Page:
The US Supreme Court Thursday ruled in Boechler v. Commissioner of Internal Revenue that the 30-day time limit for taxpayers to seek review from the Tax Court of “collection due process” determinations is a nonjurisdictional deadline that can be equitably tolled.
On January 12, 2022, the US Supreme Court heard oral arguments in the case. During oral arguments, the Supreme Court justices appeared skeptical of the government’s argument that a tax code deadline barred a day late challenge to an IRS levy.
Multiple justices commented that the government’s case could be undermined by the many plausible statutory interpretations of a 30-day deadline. Justice Brett Kavanaugh said: “[T]he fact that a North Dakota Law Firm, Boechler, P.C., advanced reasonable arguments could in itself undermine the government’s position.”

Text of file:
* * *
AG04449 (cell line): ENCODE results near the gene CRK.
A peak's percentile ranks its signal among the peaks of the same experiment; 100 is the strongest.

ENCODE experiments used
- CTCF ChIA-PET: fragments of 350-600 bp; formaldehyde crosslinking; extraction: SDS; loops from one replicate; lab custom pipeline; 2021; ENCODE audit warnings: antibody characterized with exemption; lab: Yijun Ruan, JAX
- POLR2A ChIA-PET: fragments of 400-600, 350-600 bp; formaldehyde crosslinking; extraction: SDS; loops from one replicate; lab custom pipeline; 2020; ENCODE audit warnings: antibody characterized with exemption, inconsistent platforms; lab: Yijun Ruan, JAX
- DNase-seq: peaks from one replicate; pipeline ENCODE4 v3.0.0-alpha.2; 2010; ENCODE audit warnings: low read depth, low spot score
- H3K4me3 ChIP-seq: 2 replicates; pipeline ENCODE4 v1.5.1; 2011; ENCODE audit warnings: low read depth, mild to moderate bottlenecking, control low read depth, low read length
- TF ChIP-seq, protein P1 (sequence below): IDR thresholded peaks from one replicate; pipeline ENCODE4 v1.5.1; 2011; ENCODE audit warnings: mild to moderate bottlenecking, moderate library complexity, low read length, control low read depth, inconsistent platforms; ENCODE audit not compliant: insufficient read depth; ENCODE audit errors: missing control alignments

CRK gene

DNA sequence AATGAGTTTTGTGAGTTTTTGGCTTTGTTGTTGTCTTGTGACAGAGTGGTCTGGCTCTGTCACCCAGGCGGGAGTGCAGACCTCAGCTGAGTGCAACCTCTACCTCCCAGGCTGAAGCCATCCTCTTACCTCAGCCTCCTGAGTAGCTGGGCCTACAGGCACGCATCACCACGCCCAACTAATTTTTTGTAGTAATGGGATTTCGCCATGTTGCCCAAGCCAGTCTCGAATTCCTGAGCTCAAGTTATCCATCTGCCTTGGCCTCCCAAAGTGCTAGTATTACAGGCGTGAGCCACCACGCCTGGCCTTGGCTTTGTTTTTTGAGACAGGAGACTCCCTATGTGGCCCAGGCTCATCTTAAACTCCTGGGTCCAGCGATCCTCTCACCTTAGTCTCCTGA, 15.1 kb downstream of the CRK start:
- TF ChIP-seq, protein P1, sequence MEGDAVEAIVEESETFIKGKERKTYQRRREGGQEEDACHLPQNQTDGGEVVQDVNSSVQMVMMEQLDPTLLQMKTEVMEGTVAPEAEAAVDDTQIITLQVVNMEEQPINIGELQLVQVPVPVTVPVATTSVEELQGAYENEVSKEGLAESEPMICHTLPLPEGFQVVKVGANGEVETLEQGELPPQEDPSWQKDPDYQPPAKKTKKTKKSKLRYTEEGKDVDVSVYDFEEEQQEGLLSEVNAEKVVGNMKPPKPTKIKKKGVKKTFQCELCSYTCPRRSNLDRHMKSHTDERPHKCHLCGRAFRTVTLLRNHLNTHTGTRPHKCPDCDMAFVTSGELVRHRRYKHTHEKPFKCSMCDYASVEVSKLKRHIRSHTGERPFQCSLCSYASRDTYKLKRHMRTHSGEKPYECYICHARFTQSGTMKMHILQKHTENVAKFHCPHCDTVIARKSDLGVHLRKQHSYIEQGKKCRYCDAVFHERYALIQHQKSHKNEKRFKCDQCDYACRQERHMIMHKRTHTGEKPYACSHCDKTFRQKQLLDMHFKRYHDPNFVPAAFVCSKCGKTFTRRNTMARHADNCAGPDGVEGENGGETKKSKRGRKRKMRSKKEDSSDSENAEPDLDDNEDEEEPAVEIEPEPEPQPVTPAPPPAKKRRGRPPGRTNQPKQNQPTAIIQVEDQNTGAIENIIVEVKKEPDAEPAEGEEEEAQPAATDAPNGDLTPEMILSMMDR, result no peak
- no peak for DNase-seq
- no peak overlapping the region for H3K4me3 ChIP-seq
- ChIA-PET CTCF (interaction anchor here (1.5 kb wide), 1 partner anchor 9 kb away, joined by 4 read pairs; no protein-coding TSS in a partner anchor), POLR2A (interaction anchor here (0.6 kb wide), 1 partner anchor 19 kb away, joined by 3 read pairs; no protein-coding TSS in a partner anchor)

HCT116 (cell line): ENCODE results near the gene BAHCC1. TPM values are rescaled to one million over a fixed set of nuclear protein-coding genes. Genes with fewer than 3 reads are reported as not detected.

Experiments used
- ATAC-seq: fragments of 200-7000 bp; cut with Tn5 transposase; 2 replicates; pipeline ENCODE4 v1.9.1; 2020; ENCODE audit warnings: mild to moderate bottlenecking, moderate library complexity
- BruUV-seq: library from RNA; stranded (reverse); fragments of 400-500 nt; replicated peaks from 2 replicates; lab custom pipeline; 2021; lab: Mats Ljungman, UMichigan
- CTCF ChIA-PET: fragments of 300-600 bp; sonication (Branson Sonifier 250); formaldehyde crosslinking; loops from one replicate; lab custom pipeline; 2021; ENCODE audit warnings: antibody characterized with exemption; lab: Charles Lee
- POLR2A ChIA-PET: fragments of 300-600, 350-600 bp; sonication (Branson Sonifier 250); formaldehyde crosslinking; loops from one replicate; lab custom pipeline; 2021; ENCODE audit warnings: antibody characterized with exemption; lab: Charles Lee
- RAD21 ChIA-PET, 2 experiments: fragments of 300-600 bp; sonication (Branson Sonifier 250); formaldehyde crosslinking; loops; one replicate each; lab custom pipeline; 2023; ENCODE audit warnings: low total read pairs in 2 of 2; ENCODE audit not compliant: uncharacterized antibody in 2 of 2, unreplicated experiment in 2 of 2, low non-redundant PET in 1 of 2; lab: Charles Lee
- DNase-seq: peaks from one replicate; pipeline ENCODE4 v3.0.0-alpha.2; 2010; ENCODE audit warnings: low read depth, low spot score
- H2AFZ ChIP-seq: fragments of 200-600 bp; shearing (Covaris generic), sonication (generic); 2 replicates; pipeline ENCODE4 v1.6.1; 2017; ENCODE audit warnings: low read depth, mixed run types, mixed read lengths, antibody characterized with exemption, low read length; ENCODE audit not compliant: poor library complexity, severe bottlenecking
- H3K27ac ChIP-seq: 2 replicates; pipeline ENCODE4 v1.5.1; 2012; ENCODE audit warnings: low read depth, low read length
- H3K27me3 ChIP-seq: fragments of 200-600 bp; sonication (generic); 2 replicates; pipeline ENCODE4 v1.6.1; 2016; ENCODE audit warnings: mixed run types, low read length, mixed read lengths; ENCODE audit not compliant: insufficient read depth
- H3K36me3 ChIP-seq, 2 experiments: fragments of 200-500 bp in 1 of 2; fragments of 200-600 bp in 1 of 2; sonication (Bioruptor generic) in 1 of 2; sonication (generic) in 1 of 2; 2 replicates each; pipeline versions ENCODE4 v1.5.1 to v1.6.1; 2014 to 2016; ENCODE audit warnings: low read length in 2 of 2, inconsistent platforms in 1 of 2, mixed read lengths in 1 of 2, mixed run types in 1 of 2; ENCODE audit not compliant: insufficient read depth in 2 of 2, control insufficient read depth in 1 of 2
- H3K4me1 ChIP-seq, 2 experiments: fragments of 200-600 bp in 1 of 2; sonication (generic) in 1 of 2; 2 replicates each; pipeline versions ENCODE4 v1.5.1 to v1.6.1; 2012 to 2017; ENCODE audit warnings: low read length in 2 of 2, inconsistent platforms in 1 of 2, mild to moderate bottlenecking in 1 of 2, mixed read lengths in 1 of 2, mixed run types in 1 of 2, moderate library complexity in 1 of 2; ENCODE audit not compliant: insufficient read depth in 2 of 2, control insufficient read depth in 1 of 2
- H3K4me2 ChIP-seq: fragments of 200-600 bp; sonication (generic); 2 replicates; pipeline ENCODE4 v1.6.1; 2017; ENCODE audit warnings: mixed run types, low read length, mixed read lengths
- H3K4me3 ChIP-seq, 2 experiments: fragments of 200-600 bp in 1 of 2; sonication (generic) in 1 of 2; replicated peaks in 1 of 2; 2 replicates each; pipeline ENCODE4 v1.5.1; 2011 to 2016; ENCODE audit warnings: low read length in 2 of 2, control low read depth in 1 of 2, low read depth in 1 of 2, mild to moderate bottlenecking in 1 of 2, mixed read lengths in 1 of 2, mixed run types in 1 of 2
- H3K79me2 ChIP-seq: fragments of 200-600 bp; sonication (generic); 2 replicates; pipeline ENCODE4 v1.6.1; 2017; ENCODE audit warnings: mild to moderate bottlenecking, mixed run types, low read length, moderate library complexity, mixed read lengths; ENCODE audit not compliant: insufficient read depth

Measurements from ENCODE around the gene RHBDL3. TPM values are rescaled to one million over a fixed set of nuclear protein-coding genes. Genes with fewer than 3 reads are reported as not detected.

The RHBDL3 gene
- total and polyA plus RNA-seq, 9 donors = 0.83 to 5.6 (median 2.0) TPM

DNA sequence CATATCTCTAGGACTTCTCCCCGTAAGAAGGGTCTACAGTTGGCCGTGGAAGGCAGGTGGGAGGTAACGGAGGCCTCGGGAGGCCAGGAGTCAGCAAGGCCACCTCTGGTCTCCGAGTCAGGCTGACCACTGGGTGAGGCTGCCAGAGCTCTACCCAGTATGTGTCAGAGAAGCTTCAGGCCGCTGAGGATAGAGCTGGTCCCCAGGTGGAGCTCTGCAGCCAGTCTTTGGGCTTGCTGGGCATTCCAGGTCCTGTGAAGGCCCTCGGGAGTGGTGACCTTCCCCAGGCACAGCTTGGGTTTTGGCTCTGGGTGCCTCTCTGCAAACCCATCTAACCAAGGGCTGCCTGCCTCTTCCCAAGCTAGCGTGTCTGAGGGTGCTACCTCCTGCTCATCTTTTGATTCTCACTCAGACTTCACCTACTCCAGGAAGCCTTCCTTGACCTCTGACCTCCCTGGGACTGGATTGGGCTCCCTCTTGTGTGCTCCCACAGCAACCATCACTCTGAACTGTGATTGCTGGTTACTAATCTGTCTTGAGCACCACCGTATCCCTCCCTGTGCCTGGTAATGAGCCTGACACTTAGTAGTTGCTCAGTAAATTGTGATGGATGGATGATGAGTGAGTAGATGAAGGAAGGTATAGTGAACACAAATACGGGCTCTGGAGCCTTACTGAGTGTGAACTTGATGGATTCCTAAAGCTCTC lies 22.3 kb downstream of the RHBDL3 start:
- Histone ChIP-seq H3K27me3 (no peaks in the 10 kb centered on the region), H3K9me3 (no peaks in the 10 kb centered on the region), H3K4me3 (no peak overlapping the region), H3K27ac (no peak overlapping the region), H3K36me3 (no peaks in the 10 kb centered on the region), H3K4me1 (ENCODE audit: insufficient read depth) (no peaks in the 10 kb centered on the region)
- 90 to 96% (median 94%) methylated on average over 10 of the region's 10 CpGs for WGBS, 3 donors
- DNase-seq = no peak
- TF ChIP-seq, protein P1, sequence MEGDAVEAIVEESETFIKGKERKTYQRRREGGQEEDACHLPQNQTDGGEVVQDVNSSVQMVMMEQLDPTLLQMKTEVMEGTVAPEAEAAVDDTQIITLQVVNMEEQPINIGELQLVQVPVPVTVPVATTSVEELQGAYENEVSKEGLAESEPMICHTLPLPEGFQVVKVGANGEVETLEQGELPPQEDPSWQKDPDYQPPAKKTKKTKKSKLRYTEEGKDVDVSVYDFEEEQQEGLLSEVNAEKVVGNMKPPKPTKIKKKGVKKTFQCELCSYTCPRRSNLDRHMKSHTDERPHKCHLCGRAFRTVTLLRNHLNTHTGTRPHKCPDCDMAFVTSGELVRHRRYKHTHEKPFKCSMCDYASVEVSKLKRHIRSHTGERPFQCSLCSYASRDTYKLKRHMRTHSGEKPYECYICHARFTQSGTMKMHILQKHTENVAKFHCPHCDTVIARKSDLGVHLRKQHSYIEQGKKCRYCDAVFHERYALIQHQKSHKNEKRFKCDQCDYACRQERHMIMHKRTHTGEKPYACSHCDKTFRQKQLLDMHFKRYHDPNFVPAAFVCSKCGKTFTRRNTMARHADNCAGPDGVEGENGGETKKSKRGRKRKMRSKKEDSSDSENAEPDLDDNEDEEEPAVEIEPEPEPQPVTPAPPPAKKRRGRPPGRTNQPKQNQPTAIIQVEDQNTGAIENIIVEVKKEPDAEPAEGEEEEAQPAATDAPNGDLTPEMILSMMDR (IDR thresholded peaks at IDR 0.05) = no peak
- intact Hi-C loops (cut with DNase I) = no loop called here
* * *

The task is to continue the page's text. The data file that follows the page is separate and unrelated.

On Thursday, the Supreme Court held that the 30-day limit to file a petition for review in the Tax Court of a notice of determination from the commissioner of internal revenue in 26 USC § 6330(d)(1) is a non jurisdictional deadline subject to equitable tolling. Justice Barrett delivered the unanimous opinion of the court.
The court explained that there are many “non jurisdictional rules” that “promote the orderly progress of litigation but do not bear on a court’s power.” For the “jurisdictional label” to apply, Congress must “clearly state” that a rule is intended to be jurisdictional. The statute does not say that as to the 30-day deadline.
On Thursday, the court also issued rulings in City of Austin v. Reagan National Advertising, United States v. Vaello-Madero, Brown v. Davenport, and Cassirer v. Thyssen-Bornemisza Collection Foundation.